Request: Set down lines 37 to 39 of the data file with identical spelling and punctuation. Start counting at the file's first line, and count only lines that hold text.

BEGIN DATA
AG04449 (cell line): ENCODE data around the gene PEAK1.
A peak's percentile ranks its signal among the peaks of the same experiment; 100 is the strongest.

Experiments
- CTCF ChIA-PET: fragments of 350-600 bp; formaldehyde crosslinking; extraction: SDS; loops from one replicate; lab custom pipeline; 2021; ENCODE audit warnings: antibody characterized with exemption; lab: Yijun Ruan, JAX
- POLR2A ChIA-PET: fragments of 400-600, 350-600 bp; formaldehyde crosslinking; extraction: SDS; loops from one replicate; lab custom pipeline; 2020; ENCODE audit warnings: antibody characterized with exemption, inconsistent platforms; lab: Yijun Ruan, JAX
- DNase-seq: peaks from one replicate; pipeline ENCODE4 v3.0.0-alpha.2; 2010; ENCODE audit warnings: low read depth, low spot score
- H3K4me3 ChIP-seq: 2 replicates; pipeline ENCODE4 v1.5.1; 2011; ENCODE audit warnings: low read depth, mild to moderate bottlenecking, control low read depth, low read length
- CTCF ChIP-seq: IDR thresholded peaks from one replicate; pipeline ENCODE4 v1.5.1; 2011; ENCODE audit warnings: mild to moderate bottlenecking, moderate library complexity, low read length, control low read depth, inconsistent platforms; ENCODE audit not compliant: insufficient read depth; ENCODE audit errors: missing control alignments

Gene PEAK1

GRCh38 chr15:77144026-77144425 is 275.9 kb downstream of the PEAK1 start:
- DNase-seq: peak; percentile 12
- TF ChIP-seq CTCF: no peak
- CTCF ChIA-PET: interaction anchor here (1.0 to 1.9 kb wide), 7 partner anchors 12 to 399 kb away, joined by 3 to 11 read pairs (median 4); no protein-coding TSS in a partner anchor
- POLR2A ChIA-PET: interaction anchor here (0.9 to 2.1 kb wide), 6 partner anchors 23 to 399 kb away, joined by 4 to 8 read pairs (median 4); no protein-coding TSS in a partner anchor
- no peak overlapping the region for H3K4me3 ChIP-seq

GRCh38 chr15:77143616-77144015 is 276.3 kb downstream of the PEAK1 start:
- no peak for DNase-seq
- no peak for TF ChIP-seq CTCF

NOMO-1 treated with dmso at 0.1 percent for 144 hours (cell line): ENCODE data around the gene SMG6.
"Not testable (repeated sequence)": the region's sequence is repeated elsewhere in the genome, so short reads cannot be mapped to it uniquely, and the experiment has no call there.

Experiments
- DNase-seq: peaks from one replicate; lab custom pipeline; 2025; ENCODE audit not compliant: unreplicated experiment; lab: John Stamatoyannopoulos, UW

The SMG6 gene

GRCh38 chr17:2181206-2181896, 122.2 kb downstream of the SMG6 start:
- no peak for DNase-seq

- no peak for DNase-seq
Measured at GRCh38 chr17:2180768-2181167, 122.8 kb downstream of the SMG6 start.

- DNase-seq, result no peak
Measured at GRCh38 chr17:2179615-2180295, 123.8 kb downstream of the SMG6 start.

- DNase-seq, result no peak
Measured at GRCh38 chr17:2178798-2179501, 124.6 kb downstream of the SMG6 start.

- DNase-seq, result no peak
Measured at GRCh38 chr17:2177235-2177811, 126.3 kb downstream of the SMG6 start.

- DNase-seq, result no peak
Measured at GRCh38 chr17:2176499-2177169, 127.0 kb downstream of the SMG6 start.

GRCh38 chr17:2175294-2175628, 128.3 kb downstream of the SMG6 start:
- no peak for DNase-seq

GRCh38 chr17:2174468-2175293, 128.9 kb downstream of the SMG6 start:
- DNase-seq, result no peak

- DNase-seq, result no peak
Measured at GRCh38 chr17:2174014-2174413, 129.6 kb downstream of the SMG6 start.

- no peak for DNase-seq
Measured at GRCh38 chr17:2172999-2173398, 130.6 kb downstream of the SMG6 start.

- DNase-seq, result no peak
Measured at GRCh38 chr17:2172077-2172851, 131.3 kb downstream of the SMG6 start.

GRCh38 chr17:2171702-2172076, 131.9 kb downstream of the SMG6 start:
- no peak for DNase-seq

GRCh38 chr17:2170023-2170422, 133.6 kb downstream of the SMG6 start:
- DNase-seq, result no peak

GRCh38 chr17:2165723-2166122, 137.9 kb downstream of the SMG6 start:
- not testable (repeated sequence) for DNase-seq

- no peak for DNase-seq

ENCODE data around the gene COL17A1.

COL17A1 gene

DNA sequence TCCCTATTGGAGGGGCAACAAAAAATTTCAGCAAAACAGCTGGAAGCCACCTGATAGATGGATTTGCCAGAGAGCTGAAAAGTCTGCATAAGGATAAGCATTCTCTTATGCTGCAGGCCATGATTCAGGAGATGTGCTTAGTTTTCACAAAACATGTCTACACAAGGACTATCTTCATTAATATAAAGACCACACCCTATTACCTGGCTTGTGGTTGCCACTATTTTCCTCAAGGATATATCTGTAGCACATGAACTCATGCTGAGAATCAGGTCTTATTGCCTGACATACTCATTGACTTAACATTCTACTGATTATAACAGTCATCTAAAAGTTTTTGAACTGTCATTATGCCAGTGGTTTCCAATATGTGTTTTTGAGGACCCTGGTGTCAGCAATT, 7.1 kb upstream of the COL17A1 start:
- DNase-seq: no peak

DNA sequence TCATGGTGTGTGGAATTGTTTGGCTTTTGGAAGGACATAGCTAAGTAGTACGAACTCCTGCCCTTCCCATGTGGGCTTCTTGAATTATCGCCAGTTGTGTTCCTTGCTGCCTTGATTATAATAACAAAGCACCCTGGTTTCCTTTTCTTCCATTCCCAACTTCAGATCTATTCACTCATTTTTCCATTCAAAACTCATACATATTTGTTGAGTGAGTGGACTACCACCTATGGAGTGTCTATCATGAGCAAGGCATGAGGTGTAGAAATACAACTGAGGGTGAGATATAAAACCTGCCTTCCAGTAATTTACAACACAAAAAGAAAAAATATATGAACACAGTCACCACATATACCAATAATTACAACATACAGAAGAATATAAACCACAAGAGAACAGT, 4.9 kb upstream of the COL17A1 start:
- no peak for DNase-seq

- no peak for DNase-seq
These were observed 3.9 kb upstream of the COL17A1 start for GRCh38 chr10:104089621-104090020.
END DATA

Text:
- no peak for DNase-seq

GRCh38 chr17:2174468-2175293, 128.9 kb downstream of the SMG6 start:
- DNase-seq, result no peak